Unfortunately for the trio, they are instantly recognized as being unrecognized. When asked who they are, the Doctor proudly proclaims that he is the Doctor, which causes everyone to rise to their feet, obviously a bit on edge. His introduction prompts one of the townspeople to ask if he is an alien. This is a strange question to ask, because why would a town of Westerners know anything about aliens, let alone have reason to ask someone, specifically called “the Doctor,” if he’s an alien? The Doctor replies, why yes, he’s an alien, even though he thinks the question is a bit relative because to him, their the aliens, but whatever.


This causes the crowd to go wild, literally. They start a mob and carry the Doctor off to the outskirts of town, where they clearly mean to shoot him. Thankfully, the Marshal talks some sense into them. He yells out at the Doctor, “You! Bowtie. Get back across that line. Now.” I cracked up laughing upon hearing the Marshal speak to the Doctor in such a manner. I think the only other being that can get away with it is River Song, and that’s because they’re married. But, the Doctor is not in a position to talk back or disagree, and abides the Marshal’s order. The Marshal has decided to trust the Doctor for now, and without him even having to utter the famous Dr. Who line, “Trust me, I’m the Doctor.” He states that even if that man is called the Doctor, that doesn’t mean they need to kill him. Obviously, this quaint town has had some previously bad experiences with aliens, and we can assume that it’s the alien that we saw in the beginning, since he’s hunting someone called the Doctor.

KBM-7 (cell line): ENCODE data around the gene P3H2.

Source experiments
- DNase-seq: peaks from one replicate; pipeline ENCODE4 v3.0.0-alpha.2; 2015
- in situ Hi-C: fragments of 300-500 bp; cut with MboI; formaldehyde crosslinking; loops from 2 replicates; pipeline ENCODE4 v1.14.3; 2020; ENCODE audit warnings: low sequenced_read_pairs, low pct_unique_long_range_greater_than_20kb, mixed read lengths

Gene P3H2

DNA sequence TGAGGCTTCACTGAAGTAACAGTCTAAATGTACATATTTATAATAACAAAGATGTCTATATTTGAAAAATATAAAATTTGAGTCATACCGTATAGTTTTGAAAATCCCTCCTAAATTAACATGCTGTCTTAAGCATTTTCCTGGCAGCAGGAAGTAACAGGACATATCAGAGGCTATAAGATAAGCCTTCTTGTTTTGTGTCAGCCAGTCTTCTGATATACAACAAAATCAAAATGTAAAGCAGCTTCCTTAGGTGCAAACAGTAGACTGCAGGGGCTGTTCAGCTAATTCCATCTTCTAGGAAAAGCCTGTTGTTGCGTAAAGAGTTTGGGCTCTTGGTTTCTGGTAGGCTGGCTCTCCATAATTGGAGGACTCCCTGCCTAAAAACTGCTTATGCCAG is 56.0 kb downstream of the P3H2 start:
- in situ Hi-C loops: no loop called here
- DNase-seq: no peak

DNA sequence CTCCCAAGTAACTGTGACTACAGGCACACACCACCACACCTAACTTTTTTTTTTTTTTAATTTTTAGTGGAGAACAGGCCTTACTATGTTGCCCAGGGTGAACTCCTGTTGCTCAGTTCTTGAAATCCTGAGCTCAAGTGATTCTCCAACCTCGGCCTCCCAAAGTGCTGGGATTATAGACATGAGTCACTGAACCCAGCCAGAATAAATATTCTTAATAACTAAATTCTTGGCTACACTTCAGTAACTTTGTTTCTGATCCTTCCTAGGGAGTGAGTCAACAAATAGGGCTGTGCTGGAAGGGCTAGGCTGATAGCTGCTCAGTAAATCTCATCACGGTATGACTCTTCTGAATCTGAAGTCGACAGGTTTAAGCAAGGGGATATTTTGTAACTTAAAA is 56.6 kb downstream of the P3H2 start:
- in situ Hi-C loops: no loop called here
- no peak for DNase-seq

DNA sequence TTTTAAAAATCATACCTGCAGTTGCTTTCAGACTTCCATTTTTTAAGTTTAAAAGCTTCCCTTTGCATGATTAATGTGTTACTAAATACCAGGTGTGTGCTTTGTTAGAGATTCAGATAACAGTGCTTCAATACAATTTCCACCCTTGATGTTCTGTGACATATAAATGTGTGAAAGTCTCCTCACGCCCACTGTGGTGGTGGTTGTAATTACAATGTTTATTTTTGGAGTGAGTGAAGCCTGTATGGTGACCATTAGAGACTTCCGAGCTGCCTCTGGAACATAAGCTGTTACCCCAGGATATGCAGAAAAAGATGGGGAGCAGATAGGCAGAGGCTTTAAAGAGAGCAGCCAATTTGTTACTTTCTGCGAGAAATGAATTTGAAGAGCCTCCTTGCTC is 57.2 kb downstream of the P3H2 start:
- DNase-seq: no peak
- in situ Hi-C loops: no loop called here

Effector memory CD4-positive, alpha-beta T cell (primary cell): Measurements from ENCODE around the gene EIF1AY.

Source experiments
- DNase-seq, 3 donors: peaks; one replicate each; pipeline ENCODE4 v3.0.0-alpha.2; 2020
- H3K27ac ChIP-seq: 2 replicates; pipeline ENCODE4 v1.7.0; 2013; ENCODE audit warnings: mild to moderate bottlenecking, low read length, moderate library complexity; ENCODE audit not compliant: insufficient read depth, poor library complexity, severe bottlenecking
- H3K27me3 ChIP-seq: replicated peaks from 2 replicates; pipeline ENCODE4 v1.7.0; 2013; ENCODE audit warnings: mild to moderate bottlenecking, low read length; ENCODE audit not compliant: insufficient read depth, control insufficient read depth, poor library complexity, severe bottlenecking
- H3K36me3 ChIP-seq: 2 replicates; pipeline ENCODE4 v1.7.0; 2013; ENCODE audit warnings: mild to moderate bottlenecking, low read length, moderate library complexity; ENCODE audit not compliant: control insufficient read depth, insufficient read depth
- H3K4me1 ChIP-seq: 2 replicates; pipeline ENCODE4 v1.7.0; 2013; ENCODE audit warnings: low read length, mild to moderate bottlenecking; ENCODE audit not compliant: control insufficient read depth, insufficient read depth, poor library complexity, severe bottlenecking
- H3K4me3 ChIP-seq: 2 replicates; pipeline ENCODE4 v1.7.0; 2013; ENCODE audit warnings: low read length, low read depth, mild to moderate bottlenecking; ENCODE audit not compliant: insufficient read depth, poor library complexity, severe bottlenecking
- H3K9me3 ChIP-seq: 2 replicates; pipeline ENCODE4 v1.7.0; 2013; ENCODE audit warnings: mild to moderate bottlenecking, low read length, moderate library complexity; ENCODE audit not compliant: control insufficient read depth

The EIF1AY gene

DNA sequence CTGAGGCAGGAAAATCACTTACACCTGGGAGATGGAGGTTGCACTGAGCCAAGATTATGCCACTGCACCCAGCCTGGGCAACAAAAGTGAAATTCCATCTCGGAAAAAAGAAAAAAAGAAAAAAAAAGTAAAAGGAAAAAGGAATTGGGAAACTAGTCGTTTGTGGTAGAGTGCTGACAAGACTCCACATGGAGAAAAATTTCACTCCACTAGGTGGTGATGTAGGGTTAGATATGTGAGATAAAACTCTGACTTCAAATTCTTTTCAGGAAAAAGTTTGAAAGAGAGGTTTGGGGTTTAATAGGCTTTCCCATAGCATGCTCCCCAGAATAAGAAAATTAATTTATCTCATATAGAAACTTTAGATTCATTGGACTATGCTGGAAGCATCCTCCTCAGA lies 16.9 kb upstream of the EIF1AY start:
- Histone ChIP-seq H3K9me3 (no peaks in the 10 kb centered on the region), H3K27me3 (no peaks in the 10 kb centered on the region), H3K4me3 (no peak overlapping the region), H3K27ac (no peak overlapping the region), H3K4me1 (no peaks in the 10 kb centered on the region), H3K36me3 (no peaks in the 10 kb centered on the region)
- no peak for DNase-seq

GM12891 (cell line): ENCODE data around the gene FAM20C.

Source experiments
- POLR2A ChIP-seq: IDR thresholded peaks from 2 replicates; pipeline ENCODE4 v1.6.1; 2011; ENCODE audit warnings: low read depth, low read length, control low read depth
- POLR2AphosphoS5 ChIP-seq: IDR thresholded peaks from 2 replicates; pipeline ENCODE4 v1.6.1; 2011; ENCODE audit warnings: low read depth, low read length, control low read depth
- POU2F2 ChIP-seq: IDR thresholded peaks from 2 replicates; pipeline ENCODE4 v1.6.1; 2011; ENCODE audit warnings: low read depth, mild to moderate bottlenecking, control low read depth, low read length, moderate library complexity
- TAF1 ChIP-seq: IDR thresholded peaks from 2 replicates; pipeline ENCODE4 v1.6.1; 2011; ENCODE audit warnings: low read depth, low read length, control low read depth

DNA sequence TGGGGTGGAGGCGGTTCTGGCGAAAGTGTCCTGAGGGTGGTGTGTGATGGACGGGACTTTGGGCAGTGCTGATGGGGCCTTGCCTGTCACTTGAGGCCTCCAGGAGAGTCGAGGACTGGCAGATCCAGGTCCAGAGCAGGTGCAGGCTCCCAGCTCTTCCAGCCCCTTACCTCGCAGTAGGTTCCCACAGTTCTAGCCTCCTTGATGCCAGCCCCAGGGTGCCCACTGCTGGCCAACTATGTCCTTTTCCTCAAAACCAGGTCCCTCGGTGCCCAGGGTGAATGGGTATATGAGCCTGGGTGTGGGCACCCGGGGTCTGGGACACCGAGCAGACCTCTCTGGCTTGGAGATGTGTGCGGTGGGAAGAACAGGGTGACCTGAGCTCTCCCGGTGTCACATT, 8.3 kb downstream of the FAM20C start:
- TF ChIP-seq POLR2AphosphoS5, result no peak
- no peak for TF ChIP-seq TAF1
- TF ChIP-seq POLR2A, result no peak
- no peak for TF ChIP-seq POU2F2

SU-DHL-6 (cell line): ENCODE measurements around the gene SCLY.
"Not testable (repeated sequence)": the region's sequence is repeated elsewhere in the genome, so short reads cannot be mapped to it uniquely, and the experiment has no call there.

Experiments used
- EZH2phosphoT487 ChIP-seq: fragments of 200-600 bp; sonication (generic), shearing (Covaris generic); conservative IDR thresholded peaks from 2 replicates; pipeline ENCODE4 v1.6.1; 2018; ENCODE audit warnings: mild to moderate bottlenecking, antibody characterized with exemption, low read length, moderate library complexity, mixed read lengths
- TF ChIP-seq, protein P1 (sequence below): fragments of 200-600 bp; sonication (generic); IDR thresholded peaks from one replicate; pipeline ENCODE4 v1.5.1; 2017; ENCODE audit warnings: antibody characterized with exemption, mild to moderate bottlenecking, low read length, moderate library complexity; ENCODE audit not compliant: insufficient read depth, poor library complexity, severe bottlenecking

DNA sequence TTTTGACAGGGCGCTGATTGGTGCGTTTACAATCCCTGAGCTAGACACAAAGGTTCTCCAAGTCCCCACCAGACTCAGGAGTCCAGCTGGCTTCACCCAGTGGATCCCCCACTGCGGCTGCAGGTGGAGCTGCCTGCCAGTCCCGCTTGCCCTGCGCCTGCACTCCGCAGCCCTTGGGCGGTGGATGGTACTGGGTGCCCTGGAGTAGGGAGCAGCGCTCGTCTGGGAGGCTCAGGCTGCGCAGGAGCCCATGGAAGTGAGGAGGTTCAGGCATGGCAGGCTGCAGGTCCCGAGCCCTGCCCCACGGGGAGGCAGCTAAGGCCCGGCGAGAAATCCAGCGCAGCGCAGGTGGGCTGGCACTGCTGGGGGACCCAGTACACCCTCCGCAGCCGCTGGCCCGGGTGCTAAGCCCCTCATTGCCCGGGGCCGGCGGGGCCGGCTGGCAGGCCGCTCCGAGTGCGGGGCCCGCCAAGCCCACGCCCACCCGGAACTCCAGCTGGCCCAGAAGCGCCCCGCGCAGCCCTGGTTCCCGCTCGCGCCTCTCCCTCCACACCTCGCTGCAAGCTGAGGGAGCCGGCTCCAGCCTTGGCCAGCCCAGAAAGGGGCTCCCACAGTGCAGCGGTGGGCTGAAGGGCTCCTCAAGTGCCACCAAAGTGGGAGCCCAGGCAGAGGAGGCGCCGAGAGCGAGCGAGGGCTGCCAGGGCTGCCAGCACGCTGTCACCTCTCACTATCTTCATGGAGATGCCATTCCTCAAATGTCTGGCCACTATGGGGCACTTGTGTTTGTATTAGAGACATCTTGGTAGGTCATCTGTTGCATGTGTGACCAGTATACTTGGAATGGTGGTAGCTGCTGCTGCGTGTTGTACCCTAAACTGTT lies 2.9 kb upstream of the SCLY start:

This scene gives us a chance to appreciate the town that Steven Moffat has created. It functions just like one would expect a small, Western town would. Its people are full of secrets and intricacies, like any community, and they’re very close to one another. It’s obvious that they’re trying to protect themselves from this monster and are willing to sacrifice another being in order to do it. They have their group of young guns, eager to defend the town at any cause, their stereotypical Reverend and their level-headed, morally good, Marshal, who always knows what’s best for the townspeople.

The Doctor, Amy and Rory follow the Marshal back to his headquarters, which doubles as the jail, since this is a small town after all. We learn that the vicious alien is called “The Gunslinger.” Stephen King fans may get a kick out of that, though Roland Deschain is definitely a much cooler and more likable Gunslinger than this alien bloke.